Investigation into the administration of the Defence Force Retirement
and Death Benefits (DFRDB) Scheme
The Commonwealth Ombudsman, Mr Michael Manthorpe, today released a report on the historic
administration of the Defence Force Retirement and Death Benefits (DFRDB) scheme, the compulsory
Australian Defence Force retirement scheme that began operating in 1973 and closed to new members in
1991. The Ombudsman’s investigation followed
an approach from the Minister for Veterans and Defence
Personnel, the Hon Darren Chester MP, earlier this year, which in turn arose from complaints that
scheme members had been misled about its operation. At law, eligible ADF members were required to
make a choice between a defined pension for life, or a lump sum upon retirement together
with a lower
pension for life. The second option is often referred to as ‘commuting’ part of the pension in exchange
for the lump
sum. Most members did, and still do, choose to commute.
‘Many members complained they were told that if they commuted, their pension would subsequently increase to
the higher rate when they reached a defined life expectancy age,’ Mr Manthorpe said. ‘This was false, and
created an expectation of a more generous long term outcome
than the law provided.’
The Ombudsman found that many members were in fact given misleading and incorrect advice about this issue
Defence. He recommended that the Chief of the Defence Force and the Secretary of the Department of
Defence apologise to members for this historic maladministration, and they have done so. Their apology
published in the report.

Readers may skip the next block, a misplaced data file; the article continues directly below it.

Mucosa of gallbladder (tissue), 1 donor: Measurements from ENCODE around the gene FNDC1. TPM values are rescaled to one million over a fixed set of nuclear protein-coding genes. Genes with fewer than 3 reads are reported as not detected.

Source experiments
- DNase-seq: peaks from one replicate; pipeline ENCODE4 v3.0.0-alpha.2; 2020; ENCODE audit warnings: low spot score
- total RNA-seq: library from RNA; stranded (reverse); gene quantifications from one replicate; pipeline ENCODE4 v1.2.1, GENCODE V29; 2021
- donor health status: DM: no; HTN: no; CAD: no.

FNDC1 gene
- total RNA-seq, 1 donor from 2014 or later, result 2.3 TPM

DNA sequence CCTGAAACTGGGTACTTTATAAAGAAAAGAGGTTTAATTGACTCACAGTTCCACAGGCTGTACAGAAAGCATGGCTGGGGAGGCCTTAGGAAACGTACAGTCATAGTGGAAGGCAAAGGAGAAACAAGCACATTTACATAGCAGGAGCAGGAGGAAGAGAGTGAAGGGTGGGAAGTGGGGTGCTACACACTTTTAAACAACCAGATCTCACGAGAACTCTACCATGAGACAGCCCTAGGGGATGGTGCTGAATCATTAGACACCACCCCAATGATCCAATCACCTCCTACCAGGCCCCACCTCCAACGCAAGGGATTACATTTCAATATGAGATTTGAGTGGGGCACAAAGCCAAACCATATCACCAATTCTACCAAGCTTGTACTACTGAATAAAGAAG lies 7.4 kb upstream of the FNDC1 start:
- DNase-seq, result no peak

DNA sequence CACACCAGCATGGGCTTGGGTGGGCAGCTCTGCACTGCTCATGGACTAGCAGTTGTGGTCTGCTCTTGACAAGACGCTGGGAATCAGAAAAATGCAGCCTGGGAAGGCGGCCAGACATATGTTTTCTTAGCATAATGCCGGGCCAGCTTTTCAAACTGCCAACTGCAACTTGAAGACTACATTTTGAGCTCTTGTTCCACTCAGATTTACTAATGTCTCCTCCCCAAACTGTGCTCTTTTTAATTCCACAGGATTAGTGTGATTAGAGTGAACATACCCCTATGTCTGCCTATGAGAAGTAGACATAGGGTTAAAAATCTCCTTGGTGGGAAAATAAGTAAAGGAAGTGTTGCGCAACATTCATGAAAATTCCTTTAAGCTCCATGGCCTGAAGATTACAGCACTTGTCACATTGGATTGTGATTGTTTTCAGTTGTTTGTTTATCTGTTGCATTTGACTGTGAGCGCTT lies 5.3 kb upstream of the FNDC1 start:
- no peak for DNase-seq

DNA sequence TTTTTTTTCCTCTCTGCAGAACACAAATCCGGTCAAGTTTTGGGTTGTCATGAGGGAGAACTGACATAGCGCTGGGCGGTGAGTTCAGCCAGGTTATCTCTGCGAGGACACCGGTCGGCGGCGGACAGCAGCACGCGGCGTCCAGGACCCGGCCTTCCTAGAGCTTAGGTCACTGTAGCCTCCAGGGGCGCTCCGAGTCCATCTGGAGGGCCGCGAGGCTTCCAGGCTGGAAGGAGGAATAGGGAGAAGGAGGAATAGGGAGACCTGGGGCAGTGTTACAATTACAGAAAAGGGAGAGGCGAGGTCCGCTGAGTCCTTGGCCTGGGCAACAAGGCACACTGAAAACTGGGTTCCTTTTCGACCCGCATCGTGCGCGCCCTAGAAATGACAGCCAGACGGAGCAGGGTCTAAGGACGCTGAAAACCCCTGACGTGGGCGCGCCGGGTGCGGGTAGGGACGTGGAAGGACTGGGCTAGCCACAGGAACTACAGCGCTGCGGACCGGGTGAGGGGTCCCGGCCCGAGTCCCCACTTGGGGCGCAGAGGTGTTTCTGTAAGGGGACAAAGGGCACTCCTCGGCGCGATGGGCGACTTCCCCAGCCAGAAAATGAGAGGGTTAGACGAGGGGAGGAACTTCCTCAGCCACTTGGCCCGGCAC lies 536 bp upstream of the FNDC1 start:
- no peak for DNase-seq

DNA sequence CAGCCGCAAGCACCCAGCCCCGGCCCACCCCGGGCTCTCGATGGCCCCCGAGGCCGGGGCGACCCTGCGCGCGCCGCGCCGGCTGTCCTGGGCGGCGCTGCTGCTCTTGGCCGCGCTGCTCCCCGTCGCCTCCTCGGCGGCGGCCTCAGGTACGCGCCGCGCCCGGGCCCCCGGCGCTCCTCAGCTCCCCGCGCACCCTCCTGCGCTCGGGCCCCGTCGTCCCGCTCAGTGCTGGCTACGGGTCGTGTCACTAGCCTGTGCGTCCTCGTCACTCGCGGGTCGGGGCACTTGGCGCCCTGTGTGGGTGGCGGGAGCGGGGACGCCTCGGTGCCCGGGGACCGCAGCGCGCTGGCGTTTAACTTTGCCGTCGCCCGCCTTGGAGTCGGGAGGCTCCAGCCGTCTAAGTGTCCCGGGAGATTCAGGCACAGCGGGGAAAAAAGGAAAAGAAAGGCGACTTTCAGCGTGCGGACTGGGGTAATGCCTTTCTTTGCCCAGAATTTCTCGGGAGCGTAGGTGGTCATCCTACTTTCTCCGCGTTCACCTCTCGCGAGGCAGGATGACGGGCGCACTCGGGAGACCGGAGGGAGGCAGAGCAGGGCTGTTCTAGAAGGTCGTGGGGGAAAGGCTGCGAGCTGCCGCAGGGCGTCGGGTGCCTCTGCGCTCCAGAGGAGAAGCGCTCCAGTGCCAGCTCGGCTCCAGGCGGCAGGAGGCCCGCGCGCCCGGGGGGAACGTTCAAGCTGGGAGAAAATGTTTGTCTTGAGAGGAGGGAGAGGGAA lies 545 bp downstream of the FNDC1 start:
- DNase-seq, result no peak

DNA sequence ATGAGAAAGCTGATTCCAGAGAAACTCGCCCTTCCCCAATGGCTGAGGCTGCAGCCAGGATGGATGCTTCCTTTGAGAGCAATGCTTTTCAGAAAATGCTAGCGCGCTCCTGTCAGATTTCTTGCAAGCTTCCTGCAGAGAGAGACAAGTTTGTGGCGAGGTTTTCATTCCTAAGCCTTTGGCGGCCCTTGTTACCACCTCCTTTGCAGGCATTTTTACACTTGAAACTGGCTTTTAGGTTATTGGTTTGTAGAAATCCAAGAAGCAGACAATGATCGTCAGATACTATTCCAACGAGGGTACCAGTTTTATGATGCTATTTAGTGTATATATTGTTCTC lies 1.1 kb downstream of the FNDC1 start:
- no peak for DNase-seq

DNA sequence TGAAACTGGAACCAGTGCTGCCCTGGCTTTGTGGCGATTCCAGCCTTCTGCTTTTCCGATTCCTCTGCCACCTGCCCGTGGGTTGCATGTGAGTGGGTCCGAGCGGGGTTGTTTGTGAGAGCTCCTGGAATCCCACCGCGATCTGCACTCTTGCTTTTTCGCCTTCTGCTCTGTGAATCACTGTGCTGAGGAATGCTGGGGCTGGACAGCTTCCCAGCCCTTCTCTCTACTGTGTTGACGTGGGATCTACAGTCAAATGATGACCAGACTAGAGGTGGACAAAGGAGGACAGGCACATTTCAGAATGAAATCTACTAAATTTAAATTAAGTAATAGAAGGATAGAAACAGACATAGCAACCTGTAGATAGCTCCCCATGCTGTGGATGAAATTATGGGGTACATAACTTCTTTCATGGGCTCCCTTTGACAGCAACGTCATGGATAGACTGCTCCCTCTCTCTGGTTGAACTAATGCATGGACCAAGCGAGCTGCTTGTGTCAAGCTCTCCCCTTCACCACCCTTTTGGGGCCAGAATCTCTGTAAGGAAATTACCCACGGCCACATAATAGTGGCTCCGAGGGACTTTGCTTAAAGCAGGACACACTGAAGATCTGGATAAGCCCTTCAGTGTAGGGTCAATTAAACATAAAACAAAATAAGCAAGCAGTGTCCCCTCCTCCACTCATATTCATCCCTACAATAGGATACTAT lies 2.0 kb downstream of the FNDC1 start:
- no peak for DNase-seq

The Ombudsman considered whether the incorrect advice created a situation of ‘financial detriment’.
the work of independent actuaries, he found that this appears unlikely to have occurred. This is because, even
though the incorrect
advice may have led some members to opt for the commuting option rather than the full
pension, the actuarial analysis suggests that for most, if not all, members the commutation option was more
beneficial in the long run than the other available option.
‘I also considered whether, in the light of the incorrect advice some form of compensation
or reparation payment
should be offered to those who commuted’, Mr Manthorpe said. ‘However, I have stopped short of making such a
because it would be contrary to Parliament’s original design of the scheme; and because it
would place those who commuted at a further advantage over those who did not commute, which would be
inequitable for the second group. I note that many members who did fully understand the scheme still chose to
While the actuarial analysis shows the commutation option was more beneficial for most members, the
Ombudsman’s report also noted the availability of the Compensation for
Detriment caused by Defective
Administration (CDDA) scheme should an individual member be able to demonstrate specific financial detriment.
Ombudsman also looked at information provided by the Commonwealth Superannuation Corporation, both
currently and historically. While he found the information published by CSC was at all times correct,
recommended updates to certain CSC documents to further clarify these issues, which the CSC has accepted.
‘This investigation relates
to matters that happened many years ago,’ said Mr Manthorpe. ‘But the lessons from
that time are equally relevant today—getting communication right, so people can make informed choices,
critical part of every aspect of government service delivery.’
The report is available on the Ombudsman’s website at ombudsman.gov.au/dfrdb,
along with the reports from
the independent actuaries.